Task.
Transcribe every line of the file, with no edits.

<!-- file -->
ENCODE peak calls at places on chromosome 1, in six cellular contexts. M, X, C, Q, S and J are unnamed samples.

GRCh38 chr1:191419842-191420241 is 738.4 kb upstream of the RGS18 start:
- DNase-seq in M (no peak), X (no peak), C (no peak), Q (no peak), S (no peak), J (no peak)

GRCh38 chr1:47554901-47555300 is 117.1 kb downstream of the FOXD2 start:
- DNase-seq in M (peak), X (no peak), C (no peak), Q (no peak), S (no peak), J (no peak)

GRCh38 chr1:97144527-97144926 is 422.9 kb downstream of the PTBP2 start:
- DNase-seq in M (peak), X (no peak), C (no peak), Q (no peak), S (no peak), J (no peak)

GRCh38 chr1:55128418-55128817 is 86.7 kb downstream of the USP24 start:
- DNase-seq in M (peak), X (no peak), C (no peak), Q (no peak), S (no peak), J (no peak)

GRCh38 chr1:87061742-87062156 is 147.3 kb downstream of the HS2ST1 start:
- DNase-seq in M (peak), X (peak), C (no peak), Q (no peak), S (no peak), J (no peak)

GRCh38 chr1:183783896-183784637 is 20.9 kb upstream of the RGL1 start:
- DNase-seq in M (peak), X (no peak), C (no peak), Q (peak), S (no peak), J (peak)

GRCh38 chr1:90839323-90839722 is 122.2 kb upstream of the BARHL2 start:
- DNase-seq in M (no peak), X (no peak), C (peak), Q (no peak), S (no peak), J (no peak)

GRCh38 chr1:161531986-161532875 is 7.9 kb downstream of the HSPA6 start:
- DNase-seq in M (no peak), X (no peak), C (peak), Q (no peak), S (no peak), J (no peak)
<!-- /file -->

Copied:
ENCODE peak calls at places on chromosome 1, in six cellular contexts. M, X, C, Q, S and J are unnamed samples.

GRCh38 chr1:191419842-191420241 is 738.4 kb upstream of the RGS18 start:
- DNase-seq in M (no peak), X (no peak), C (no peak), Q (no peak), S (no peak), J (no peak)

GRCh38 chr1:47554901-47555300 is 117.1 kb downstream of the FOXD2 start:
- DNase-seq in M (peak), X (no peak), C (no peak), Q (no peak), S (no peak), J (no peak)

GRCh38 chr1:97144527-97144926 is 422.9 kb downstream of the PTBP2 start:
- DNase-seq in M (peak), X (no peak), C (no peak), Q (no peak), S (no peak), J (no peak)

GRCh38 chr1:55128418-55128817 is 86.7 kb downstream of the USP24 start:
- DNase-seq in M (peak), X (no peak), C (no peak), Q (no peak), S (no peak), J (no peak)

GRCh38 chr1:87061742-87062156 is 147.3 kb downstream of the HS2ST1 start:
- DNase-seq in M (peak), X (peak), C (no peak), Q (no peak), S (no peak), J (no peak)

GRCh38 chr1:183783896-183784637 is 20.9 kb upstream of the RGL1 start:
- DNase-seq in M (peak), X (no peak), C (no peak), Q (peak), S (no peak), J (peak)

GRCh38 chr1:90839323-90839722 is 122.2 kb upstream of the BARHL2 start:
- DNase-seq in M (no peak), X (no peak), C (peak), Q (no peak), S (no peak), J (no peak)

GRCh38 chr1:161531986-161532875 is 7.9 kb downstream of the HSPA6 start:
- DNase-seq in M (no peak), X (no peak), C (peak), Q (no peak), S (no peak), J (no peak)